A Guide To Help You Play Better Jazz Piano
History and overview:
“Ana Maria” is a real beauty of a composition (and it’s my favorite tune in the Real Book!). Wayne Shorter composed it so that each A section begins the same way, but then goes off in slightly different ways. In this respect, and in its extended length, “Ana Maria” is similar to some of Cole Porter’s songs such as “So In Love” and “Begin The Beguine.” Their melodies all have long, sweeping arcs.
Wayne Shorter composed the tune in 1974, a few years after he had left Miles Davis’ group and while he was co-leading the seminal jazz fusion group Weather Report. A lot of jazz musicians of the time, Shorter included, were looking for ways to appeal to a rock-oriented listening public while staying true to their own improvisational roots. Playing song with the Brazilian rhythms of “Ana Maria,” with its straight 8ths feel, was one such way they could accomplish this.
Here are some recommended videos/recordings:
(for international readers who may not have access to these YouTube links, I’ve indicated the original album names wherever possible so you can listen to them on music streaming services, etc.)
Wayne Shorter: Native Dancer
This is the original recording, with Herbie Hancock on piano.
Kenny Kirkland, who came to fame as part of Wynton Marsalis’ first group, plays wonderfully here. Kirkland had actually recorded “Ana Maria” earlier, on an album by flutist James Newton. If you can find a copy of that recording, check it out; Newton soars on the melody!
Musical ideas and jazz piano practice tips:
You can choose to solo over the whole tune or just the introductory 2-chord vamp. In the recordings I’ve linked to above, Wayne Shorter solos over just the repeating vamp while Kenny Kirkland plays his piano solo over the whole chord progression. Listen to both versions and try them both!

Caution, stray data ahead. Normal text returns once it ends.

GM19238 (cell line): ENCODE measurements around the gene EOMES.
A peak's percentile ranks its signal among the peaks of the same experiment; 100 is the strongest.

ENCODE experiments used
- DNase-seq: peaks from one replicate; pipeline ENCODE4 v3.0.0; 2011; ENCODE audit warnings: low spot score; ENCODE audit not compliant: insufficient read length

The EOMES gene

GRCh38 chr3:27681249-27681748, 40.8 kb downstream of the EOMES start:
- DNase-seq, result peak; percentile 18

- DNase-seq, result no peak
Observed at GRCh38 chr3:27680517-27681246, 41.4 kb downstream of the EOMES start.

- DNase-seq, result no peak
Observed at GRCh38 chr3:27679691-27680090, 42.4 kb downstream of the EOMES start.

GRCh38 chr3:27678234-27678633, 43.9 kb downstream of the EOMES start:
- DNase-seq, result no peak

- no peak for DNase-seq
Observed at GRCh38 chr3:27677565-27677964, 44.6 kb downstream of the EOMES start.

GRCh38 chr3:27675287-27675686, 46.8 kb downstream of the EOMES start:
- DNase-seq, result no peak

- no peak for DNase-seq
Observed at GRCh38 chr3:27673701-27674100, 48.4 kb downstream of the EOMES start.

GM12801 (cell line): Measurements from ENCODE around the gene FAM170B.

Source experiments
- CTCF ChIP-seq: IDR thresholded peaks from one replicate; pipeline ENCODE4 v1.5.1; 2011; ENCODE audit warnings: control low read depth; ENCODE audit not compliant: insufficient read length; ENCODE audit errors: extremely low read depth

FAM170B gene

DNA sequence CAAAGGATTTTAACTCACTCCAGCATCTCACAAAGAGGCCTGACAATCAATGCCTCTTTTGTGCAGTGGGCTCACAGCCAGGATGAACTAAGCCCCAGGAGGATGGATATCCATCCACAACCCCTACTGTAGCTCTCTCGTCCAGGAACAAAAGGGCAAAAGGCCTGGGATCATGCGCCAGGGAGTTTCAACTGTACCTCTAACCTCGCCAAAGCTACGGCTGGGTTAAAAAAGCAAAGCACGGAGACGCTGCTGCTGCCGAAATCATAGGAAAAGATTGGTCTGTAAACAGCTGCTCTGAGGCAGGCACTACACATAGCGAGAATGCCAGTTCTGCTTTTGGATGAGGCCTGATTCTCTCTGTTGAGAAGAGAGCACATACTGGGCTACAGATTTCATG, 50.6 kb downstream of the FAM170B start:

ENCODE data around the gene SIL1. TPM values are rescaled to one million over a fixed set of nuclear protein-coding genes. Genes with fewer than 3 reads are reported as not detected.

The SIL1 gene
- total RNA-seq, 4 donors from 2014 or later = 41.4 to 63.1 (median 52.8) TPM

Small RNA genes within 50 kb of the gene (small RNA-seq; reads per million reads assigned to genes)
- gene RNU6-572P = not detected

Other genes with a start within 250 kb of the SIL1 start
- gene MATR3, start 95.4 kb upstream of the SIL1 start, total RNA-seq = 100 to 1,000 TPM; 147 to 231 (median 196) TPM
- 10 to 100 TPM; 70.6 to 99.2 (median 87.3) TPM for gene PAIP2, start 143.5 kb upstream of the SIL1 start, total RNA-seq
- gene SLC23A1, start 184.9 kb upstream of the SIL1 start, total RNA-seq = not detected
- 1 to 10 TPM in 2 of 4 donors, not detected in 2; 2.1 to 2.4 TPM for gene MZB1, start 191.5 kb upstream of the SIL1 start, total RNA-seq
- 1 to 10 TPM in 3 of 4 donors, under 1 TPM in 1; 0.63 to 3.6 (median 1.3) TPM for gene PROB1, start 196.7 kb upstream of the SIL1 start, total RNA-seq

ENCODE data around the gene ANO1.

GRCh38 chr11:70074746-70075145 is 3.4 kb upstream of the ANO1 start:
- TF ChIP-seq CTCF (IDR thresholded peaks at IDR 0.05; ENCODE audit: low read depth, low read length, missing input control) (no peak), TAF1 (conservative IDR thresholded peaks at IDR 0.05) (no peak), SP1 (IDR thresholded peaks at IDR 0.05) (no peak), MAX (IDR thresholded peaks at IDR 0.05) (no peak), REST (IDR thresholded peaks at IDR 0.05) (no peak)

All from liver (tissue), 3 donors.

The tune’s form, and chord changes can be a little tricky to get used to playing. While I would say that “Ana Maria” is still in the traditional AABA form, the bridge flows into the last A Section halfway through, so we never really hear an obvious return to the opening melody. Part of Shorter’s genius is how he makes this compositional “sleight-of-hand” sound so inevitable and compelling.
When memorizing the chord progression, you may want to practice each section by itself for a while. This will help you identify and “hear” how each section goes off on its own direction and you won’t get them mixed up when you improvise over the whole tune.
Enjoy the journey, and “let the music flow!”
Further links and resources:
Ana Maria : Journey Through The Real Book #15
The Best Way To Use The Real Book
Wayne Shorter interview:
Here's Shorter interviewed by pianist Ethan Iverson, of the group The Bad Plus. Ethan’s follow-up questions got Wayne to go more in-depth than he does in some other interviews.
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